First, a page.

An inkjet/ultrafast laser hybrid for digital fabrication of biomedical sensors – Ms Yoanna Shams
New digital technologies are needed to compliment lithography for low volume manufacturing of personalised biosensors and companion diagnostics. These new technologies will enable ultra-precise patterning of advanced functional materials that are often sensitive to the lithographic process, while also minimizing expensive biological and nanomaterial waste.
The focus of the PhD research is to develop a novel manufacturing method for high resolution digital patterning of functional materials for niche, low volume applications such as sensors and responsive devices. The underlying techniques include:
a. Biological elements,
b. Advanced functional materials for sensing
c. Catalysts for nanomaterial growth
Ultrafast Laser Ablation:
a. Accurate structuring of sensing elements to sub-micron resolution,
b. Controlling the surface chemistry and delivering quantitative sensing
The three key developments during the time frame from March to October 2015 are listed below:
i) A detailed literature review was conducted on the key technologies in biosensing and emerging technologies in nanofabrication and production of sub-micron scale biosensing platforms. This was part of the first year report and was also a separate deliverable for the industrial partner, MSolv Ltd.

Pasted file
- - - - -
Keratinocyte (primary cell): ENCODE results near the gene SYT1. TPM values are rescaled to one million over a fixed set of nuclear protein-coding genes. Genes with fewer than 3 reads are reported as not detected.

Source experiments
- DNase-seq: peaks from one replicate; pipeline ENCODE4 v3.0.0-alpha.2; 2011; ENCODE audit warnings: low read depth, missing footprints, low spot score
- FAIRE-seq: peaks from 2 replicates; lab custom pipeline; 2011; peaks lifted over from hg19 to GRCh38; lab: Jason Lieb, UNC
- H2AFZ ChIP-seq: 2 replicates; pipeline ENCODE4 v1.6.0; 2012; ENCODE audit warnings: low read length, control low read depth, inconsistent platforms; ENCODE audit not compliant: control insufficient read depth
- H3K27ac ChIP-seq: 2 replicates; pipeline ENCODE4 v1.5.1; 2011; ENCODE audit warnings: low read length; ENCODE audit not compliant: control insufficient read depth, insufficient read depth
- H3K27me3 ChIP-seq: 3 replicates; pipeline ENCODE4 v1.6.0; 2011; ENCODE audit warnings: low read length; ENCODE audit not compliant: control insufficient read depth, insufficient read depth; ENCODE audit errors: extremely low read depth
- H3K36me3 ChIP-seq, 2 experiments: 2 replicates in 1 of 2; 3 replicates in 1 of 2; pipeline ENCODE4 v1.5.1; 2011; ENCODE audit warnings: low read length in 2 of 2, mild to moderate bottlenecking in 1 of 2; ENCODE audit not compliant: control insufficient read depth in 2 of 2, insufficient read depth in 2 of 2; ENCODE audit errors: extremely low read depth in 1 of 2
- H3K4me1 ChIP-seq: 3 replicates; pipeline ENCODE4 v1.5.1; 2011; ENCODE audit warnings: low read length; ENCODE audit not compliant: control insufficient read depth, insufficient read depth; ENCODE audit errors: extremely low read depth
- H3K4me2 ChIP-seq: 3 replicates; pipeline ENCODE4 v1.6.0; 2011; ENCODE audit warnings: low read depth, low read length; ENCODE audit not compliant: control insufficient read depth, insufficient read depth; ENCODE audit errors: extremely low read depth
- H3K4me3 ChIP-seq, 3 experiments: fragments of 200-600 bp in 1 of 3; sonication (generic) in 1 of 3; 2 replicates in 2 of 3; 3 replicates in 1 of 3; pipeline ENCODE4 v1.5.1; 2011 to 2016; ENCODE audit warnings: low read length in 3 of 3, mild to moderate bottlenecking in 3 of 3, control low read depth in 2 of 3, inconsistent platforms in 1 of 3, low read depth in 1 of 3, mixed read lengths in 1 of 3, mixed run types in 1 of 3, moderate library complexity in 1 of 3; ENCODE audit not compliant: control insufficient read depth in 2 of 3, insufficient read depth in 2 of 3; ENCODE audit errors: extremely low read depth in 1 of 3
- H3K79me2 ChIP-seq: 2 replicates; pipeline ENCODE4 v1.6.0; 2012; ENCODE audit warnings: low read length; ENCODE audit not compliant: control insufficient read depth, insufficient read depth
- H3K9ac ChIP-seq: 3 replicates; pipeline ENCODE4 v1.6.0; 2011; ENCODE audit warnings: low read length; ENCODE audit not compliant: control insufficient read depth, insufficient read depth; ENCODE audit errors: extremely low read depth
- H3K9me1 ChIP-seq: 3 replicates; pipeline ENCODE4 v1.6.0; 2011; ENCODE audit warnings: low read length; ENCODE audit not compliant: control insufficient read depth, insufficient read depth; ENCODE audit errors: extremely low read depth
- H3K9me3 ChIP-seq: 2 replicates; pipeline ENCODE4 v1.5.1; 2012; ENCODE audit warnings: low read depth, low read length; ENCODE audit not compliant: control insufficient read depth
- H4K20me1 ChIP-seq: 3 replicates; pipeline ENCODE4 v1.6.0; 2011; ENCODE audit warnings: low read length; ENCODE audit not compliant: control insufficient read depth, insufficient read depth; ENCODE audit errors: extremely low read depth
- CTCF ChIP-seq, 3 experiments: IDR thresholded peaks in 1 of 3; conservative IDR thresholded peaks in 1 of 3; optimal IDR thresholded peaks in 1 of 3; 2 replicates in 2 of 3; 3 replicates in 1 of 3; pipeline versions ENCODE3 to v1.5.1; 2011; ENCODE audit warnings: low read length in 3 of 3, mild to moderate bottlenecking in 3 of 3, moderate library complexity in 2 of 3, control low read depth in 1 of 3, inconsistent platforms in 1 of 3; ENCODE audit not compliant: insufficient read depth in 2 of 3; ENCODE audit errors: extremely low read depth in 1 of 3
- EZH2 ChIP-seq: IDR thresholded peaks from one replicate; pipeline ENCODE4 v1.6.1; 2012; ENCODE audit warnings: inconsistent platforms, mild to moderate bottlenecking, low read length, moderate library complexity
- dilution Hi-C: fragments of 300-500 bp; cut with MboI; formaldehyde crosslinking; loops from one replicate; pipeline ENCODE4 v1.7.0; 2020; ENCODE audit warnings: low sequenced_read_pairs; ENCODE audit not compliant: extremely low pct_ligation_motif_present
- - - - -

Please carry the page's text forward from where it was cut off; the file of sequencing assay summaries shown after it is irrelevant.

ii) A first year report was submitted and examined.
iii) Earlier work examined growing carbon nanotube forests from standard evaporated films of catalyst. Recent work has developed this for inkjet printed catalyst. Carbon nanotube forest growth was analysed with variations in ink concentration (and hence surface tension, viscosity) and droplet spacing. This shows a range of growth behaviours linked to the drying patterns and has been analysed with Raman spectroscopy, optical interferometry and electron microscopy.
iv) Leading on from earlier work ablating standard catalyst films, recent work examined ablation of the printed catalyst to pattern inkjet printed structures. This shows a sensitivity to laser power that shifts between improving growth in exposed areas and stopping growth completely, which needs to be followed up in later work. Biological molecules will also be targeted for the next stage of work, in place of the catalyst, to help with the fabrication of biosensors.